Given this, you have to ask: What could Rudy Giuliani hope to gain from a discussion with her? I have been told that she does at least recognize Giuliani, but I can only imagine that her response to the sight of Fred Thompson would be mystification. Was he accompanied by his spectacular young wife, the one who is always photographed in plunging décolletage? Thompson used to be an actor, like Thatcher's great friend Ronald Reagan. Perhaps he mentioned this to her, hoping to suggest that he, like Reagan, could readily slip into the role of leader of the Free World. I cannot imagine he got very far. Thatcher, said the satirists, stood for a Britain that was "proud, profitable and ever so prim." Whatever one may think about Nancy Reagan, she did not inspire jokes about pole dancing.
No, I doubt these meetings are greatly edifying to any party concerned. So why are they taking place? Why do the most ambitious men in America traverse the ocean to kiss her hand? Why is it she who grants them an audience? Why is her answer to the question Who, in your opinion, should lead the most powerful nation in the world? not only important to Americans, but somehow sanctified in a way no other living person's could be?
Why has Margaret Thatcher become a living shrine?
The answer to this question has three parts.
First, Margaret Thatcher was one of the most vigorous, determined, and successful enemies of socialism the world has known.
There are as many species of socialism as there are species of insects, and Thatcher loathed them all. I use the word "socialism" here as a shorthand for a system of government in which property is largely owned or controlled by the state, rather than by individual citizens, and in which wealth is redistributed to create a more egalitarian society. Equality is the ideal, coerced redistribution the means, the state the agent. I also use the word "socialism" to compass both weak and extreme versions of this system. Britain before Thatcher was a weakly socialist nation in that many of its major industries and utilities were nationalized and rates of taxation high—and by "high" I mean really high, with top rates of 98 percent—but most private property rights remained. In the Soviet Union, almost no private property rights remained. I use the word "communism" to refer to the latter system, which I classify as a species of socialism.2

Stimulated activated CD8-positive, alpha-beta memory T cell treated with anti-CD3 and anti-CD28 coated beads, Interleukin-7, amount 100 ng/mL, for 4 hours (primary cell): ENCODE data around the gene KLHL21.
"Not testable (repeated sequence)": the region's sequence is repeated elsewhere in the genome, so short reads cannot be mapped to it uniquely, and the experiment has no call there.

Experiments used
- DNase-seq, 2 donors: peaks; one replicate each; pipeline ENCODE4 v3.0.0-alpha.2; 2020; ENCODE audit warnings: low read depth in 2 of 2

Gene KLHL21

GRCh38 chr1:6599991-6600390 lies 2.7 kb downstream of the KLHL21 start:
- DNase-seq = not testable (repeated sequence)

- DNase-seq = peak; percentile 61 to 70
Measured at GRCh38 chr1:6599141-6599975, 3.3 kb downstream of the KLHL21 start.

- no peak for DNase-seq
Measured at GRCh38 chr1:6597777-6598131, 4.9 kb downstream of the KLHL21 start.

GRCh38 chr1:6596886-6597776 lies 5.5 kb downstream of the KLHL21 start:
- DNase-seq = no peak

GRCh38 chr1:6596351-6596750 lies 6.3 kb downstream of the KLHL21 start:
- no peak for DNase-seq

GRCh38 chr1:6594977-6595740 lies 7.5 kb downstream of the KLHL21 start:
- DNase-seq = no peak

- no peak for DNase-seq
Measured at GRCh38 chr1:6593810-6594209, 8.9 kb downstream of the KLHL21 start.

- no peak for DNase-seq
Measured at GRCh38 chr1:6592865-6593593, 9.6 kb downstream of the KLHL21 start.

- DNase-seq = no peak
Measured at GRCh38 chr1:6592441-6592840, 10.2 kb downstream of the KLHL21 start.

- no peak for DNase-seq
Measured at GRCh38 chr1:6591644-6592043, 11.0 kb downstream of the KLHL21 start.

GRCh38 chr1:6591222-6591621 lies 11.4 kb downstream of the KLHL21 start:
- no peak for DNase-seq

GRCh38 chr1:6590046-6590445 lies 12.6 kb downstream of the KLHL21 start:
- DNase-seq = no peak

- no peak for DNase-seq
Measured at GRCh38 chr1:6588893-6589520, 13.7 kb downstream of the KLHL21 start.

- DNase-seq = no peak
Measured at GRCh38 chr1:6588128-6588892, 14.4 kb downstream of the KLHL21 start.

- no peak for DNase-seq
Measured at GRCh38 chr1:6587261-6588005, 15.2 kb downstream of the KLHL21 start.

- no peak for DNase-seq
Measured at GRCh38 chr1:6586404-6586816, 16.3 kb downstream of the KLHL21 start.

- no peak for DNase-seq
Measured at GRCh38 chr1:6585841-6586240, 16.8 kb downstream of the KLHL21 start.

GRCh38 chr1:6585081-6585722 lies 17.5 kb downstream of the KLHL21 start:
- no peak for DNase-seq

It is almost hard to remember now, but it must be remembered that when Thatcher came to power, in 1979, socialism, communism, and doctrinal Marxism were still taken extremely seriously, not only in the Eastern bloc but in much of the West and the developing world. The Soviet Union presided over a vast, miserable, subjugated empire. The 1970s had been a banner decade for international communism: In Southeast Asia, communist regimes had seized Cambodia, Laos, and South Vietnam; pro-Soviet factions had captured Afghanistan, Angola, Ethiopia, Grenada, Mozambique, Nicaragua, and South Yemen. Spain and Portugal were lurching leftward.
Britain's Labour Party, which since the inter-war period had either been in power or been by far the largest party in opposition, remained committed to Clause 4 of its constitution:
4. To secure for the workers by hand or by brain the full fruits of their industry and the most equitable distribution thereof that may be possible upon the basis of the common ownership of the means of production, distribution and exchange, and the best obtainable system of popular administration and control of each industry or service.
I repeat: common ownership of the means of production, distribution and exchange. Although these words were written in 1918, they are not ancient history. Clause 4 was not abandoned until 1995, two years before Labour Prime Minister Tony Blair took power. Unless you are still in elementary school, you were alive when this was the official platform of what is now Britain's ruling party.